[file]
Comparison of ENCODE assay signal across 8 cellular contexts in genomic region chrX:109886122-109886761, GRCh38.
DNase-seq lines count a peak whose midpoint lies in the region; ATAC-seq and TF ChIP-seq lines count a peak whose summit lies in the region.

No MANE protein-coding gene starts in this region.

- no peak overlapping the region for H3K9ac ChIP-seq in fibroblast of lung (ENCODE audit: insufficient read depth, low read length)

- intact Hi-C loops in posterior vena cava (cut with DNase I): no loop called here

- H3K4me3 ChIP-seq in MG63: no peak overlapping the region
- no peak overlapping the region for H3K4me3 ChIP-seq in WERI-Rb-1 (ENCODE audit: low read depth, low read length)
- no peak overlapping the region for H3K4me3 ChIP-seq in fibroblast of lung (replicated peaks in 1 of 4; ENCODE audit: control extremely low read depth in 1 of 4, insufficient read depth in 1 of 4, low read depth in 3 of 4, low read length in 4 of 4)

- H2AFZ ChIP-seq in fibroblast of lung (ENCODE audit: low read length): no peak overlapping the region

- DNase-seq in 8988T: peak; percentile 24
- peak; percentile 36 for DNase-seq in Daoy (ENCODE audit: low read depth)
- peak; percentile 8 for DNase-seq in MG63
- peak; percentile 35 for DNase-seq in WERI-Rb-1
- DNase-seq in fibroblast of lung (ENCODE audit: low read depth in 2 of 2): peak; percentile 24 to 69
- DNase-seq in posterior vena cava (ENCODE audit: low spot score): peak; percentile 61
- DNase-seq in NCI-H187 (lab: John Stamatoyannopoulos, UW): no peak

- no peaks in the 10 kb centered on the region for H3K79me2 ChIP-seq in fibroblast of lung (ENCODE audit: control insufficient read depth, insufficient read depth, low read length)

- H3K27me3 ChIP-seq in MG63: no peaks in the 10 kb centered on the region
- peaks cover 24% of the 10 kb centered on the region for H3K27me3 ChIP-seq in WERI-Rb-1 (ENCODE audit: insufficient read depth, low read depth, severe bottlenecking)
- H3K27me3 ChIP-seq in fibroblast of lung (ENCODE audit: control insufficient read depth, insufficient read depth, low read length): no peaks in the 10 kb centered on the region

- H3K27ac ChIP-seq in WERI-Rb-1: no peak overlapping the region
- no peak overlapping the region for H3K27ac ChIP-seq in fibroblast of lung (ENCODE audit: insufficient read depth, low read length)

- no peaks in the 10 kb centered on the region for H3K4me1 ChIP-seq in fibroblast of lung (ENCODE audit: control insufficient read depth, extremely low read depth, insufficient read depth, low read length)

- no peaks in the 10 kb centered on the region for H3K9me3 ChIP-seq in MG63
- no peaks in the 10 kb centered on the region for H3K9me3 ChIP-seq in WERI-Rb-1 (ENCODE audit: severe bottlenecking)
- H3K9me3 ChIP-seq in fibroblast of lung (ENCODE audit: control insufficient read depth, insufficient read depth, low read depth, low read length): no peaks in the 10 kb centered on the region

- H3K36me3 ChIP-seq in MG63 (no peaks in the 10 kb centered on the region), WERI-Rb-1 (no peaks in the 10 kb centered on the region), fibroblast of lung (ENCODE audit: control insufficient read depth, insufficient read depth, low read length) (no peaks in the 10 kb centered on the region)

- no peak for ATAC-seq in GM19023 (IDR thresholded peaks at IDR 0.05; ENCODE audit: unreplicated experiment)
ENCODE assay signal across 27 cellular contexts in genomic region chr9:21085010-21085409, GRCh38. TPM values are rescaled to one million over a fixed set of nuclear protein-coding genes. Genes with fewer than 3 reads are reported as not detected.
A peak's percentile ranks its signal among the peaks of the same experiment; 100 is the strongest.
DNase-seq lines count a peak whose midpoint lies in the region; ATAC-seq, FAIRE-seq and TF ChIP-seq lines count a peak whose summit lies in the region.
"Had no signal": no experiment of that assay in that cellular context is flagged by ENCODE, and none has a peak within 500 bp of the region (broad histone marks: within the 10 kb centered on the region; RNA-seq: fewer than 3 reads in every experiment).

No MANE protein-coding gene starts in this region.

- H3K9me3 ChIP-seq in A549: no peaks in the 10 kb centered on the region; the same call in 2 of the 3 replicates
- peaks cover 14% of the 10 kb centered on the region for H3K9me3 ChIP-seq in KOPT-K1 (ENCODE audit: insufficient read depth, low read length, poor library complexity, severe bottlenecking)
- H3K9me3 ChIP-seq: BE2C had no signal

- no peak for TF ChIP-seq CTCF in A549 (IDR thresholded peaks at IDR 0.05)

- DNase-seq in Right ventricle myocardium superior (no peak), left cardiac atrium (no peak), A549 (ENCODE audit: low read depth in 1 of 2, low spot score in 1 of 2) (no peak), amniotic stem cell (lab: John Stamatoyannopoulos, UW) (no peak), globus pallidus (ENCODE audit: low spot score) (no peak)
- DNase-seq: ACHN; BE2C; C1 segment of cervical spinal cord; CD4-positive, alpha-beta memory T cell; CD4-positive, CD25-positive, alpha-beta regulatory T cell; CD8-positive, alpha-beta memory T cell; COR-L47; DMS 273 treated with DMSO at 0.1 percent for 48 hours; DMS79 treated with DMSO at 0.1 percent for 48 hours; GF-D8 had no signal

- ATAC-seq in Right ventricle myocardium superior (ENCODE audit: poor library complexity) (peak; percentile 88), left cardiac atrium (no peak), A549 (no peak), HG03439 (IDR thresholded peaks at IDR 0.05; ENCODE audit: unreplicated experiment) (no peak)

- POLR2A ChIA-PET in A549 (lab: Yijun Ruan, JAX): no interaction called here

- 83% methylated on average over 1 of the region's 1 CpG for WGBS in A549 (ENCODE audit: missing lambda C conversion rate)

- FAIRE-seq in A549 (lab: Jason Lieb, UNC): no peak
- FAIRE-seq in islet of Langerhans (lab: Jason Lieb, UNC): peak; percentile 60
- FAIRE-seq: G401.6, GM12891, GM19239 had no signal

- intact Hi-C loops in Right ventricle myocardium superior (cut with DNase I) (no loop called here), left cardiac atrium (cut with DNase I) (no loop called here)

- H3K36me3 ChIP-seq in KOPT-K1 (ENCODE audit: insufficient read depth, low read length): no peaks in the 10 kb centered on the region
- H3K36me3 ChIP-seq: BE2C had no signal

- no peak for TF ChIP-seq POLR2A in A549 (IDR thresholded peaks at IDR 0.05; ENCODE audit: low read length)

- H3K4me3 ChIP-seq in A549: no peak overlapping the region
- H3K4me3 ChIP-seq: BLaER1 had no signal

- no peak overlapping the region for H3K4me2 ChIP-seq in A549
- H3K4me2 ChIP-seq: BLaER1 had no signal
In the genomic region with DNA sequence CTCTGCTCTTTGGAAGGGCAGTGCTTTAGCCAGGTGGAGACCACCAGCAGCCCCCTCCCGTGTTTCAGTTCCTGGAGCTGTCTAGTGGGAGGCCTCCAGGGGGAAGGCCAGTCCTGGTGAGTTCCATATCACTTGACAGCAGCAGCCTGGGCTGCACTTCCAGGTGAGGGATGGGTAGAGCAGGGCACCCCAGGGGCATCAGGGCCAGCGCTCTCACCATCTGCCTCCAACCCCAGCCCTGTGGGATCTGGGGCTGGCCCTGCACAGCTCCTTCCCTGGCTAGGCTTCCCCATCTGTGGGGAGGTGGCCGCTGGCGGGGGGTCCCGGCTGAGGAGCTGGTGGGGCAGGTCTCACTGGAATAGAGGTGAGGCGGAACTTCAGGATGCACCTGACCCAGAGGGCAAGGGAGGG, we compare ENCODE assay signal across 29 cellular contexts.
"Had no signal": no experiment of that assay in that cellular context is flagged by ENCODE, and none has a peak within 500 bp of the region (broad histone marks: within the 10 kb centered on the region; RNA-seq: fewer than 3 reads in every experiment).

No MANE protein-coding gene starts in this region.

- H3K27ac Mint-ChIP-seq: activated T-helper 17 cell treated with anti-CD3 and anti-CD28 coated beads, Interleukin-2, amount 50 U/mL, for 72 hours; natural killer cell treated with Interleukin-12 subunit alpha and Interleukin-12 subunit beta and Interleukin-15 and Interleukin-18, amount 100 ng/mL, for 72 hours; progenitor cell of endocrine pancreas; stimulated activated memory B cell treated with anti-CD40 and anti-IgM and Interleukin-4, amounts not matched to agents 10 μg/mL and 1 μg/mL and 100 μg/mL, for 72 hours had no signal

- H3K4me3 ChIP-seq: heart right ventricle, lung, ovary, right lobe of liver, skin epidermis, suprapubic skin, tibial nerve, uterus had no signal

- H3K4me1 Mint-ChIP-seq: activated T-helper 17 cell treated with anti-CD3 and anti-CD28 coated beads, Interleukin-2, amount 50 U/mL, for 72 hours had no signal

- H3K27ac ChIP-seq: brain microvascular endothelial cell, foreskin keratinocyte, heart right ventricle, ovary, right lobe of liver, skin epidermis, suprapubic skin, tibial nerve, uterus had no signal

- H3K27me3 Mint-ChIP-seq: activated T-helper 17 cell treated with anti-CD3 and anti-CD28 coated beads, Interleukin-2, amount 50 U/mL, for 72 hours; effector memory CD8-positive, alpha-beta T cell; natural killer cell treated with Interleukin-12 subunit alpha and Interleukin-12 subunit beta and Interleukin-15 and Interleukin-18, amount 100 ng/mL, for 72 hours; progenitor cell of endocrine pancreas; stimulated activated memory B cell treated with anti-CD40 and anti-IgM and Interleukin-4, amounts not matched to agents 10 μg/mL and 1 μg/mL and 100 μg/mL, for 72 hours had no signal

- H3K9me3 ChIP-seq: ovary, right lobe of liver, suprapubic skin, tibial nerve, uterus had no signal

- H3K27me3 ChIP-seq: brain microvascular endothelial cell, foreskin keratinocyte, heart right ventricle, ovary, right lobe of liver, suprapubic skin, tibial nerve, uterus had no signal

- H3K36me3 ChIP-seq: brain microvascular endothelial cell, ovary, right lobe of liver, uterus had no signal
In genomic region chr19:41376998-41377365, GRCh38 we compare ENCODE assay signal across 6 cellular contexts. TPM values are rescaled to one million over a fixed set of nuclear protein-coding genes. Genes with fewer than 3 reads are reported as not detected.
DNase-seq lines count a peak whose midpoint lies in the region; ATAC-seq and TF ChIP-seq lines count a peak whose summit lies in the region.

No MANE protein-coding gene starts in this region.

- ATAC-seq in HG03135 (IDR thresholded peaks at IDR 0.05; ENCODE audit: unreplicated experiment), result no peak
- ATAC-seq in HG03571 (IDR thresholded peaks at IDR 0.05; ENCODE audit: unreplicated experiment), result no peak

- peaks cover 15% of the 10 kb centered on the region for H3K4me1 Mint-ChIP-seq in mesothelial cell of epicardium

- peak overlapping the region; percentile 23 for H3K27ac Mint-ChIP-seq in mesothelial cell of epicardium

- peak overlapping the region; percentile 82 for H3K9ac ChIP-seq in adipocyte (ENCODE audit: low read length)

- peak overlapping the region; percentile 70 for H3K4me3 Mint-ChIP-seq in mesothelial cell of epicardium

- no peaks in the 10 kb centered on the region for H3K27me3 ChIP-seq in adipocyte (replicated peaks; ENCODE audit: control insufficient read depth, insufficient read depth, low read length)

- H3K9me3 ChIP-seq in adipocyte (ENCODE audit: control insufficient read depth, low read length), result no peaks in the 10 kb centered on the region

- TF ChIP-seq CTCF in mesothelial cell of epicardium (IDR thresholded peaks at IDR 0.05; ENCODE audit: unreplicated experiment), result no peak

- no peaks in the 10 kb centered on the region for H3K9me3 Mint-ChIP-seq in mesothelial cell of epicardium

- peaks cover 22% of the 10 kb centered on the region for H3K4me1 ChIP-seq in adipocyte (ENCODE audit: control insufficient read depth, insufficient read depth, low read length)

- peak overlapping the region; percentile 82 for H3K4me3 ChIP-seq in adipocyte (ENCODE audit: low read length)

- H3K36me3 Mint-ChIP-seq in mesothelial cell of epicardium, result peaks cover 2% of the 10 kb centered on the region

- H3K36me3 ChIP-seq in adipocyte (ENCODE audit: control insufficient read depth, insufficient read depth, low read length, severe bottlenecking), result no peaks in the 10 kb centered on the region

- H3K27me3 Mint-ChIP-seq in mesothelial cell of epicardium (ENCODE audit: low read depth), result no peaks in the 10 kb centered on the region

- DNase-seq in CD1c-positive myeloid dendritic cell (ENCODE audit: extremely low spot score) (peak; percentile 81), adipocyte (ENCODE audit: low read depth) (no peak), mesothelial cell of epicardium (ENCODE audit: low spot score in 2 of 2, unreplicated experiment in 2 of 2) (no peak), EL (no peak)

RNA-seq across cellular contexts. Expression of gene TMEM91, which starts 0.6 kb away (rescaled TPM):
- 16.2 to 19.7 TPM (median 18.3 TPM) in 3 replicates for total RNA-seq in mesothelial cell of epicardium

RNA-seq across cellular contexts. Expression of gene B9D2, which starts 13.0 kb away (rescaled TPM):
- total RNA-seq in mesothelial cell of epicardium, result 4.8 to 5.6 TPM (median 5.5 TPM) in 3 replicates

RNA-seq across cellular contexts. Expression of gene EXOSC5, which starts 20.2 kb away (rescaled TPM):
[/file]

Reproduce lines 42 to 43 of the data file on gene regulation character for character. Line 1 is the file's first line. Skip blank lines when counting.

- 83% methylated on average over 1 of the region's 1 CpG for WGBS in A549 (ENCODE audit: missing lambda C conversion rate)

- FAIRE-seq in A549 (lab: Jason Lieb, UNC): no peak